References of "Sancho, Javier"
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See detailExploring the Complete Mutational Space of the LDL receptor LA5 Domain Using Molecular Dynamics: Linking SNPs with Disease Phenotypes in Familial Hypercholesterolemia
Espinosa Angarica, Vladimir UL; Orozco, Modesto; Sancho, Javier

in Human Molecular Genetics (2016), 25(6), 1233-1246

Familial Hypercholesterolemia (FH), a genetic disorder with a prevalence of 0.2 %, represents a high risk factor to develop cardiovascular and cerebrovascular diseases. The majority and most severe FH ... [more ▼]

Familial Hypercholesterolemia (FH), a genetic disorder with a prevalence of 0.2 %, represents a high risk factor to develop cardiovascular and cerebrovascular diseases. The majority and most severe FH cases are associated to mutations in the receptor for Low Density Lipoproteins (LDL-r), but the molecular basis explaining the connection between mutation and phenotype is often unknown, which hinders early diagnosis and treatment of the disease. We have used atomistic simulations to explore the complete SNP mutational space (227 mutants) of the LA5 repeat, the key domain for interacting with LDL that is coded in the exon concentrating the highest number of mutations. Four clusters of mutants of different stability have been identified. The majority of the 50 FH known mutations (33) appear distributed in the unstable clusters, i.e. loss of conformational stability explains 2/3 of FH phenotypes. However, 1/3 of FH phenotypes (17 mutations) do not destabilize the LR5 repeat. Combining our simulations with available structural data from different laboratories, we have defined a consensus binding site for the interaction of the LA5 repeat with LDL-r partner proteins and have found that most (16) of the 17 stable FH mutations occur at binding site residues. Thus, LA5-associated FH arises from mutations that cause either loss of stability or a decrease in domain's binding affinity. Based on this finding we propose the likely phenotype of each possible SNP in the LA5 repeat and outline a procedure to make a full computational diagnosis for FH. [less ▲]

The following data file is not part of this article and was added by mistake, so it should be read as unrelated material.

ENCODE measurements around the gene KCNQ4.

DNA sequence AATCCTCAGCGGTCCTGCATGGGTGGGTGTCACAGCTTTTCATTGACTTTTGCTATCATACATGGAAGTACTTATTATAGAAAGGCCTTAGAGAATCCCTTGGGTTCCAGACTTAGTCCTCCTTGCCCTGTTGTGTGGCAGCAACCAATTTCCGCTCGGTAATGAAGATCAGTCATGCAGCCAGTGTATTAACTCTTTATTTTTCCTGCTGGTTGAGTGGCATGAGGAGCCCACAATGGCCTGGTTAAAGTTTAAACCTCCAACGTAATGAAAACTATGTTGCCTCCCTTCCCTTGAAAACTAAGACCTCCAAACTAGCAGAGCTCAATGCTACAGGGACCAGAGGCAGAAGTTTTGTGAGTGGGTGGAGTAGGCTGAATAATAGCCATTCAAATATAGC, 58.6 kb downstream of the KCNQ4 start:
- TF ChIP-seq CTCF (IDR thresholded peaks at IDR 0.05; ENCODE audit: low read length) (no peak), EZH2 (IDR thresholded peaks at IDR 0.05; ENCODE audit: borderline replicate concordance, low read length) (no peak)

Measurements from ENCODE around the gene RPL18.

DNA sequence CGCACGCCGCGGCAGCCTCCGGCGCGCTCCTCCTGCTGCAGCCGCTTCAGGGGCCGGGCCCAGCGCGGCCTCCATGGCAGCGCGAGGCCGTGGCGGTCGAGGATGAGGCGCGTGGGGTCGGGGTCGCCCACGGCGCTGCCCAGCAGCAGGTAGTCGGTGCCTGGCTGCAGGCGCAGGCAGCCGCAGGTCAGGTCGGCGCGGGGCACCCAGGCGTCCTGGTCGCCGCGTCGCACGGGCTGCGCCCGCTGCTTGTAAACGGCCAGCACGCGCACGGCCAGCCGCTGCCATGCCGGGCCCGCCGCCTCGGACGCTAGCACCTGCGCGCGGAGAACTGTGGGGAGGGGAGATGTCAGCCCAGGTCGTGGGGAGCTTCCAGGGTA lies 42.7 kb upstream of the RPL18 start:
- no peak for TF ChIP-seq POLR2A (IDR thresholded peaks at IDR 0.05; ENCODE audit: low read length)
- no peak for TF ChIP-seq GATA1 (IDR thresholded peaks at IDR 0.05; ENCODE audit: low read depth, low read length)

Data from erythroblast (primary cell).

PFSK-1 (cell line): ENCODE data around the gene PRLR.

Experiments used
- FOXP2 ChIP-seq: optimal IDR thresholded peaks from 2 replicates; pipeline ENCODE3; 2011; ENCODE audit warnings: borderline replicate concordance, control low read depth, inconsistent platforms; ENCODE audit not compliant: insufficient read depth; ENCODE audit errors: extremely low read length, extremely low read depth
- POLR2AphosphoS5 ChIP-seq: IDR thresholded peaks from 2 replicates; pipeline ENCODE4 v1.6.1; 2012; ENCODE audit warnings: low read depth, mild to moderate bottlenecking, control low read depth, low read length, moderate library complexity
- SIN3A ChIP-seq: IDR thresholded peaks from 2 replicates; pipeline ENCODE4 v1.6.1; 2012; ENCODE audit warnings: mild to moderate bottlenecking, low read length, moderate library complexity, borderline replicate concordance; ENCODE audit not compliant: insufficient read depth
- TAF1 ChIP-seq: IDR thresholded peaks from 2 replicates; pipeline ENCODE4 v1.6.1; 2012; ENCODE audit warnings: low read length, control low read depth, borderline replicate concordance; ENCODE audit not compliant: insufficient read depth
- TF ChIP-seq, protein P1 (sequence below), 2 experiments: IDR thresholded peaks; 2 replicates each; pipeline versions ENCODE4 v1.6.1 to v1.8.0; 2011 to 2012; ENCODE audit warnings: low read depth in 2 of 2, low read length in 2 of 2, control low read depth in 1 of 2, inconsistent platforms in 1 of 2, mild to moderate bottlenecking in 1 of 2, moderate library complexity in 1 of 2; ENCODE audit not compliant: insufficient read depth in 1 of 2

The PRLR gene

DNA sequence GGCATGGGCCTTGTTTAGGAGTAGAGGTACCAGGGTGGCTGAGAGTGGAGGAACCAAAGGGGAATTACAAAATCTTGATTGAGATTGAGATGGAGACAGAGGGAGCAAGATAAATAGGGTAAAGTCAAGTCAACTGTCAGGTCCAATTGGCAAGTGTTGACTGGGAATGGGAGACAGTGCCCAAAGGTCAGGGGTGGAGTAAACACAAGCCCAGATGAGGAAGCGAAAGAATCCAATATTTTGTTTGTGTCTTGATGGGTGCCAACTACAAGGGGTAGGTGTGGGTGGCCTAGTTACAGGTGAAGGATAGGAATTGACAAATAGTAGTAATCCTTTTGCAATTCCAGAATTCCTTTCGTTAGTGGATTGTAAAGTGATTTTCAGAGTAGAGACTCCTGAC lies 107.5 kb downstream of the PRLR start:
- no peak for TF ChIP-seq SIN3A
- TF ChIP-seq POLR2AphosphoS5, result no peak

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See detailLow-density lipoprotein receptor is a calcium/magnesium sensor - role of LR4 and LR5 ion interaction kinetics in low-density lipoprotein release in the endosome.
Martinez-Olivan, Juan; Rozado-Aguirre, Zurine; Arias-Moreno, Xabier et al

in The FEBS journal (2014), 281(11), 2638-58

The low-density lipoprotein receptor (LDLR) captures circulating lipoproteins and delivers them in the endosome for degradation. Its function is essential for cholesterol homeostasis, and mutations in the ... [more ▼]

The low-density lipoprotein receptor (LDLR) captures circulating lipoproteins and delivers them in the endosome for degradation. Its function is essential for cholesterol homeostasis, and mutations in the LDLR are the major cause of familiar hypercholesterolemia. The release of LDL is usually attributed to endosome acidification. As the pH drops, the affinity of the LDLR/LDL complex is reduced, whereas the strength of a self-complex formed between two domains of the receptor (i.e. the LDL binding domain and the beta-propeller domain) increases. However, an alternative model states that, as a consequence of a drop in both pH and Ca2+ concentration, the LDLR binding domain is destabilized in the endosome, which weakens the LDLR/LDL complex, thus liberating the LDL particles. In the present study, we test a key underlying assumption of the second model, namely that the lipoprotein binding repeats of the receptor (specifically repeats 4 and 5, LR4 and LR5) rapidly sense endosomal changes in Ca2+ concentration. Our kinetic and thermodynamic analysis of Ca2+ and Mg2+ binding to LR4 and LR5, as well as to the tandem of the two (LR4-5), shows that both repeats spontaneously release Ca2+ in a time scale much shorter than endosomal delivery of LDL, thus acting as Ca2+ sensors that become unfolded under endosomal conditions. Our analysis additionally explains the lower Ca2+ affinity of repeat LR4, compared to LR5, as arising from a very slow Ca2+ binding reaction in the former, most likely related to the lower conformational stability of apolipoprotein LR4, compared to apolipoprotein LR5, as determined from thermal unfolding experiments and molecular dynamics simulations. [less ▲]

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See detailThe FurA regulon in Anabaena sp. PCC 7120: in silico prediction and experimental validation of novel target genes.
Gonzalez, Andres; Espinosa Angarica, Vladimir UL; Sancho, Javier et al

in Nucleic acids research (2014), 42(8), 4833-46

In the filamentous cyanobacterium Anabaena sp. PCC 7120, the ferric uptake regulator FurA functions as a global transcriptional regulator. Despite several analyses have focused on elucidating the FurA ... [more ▼]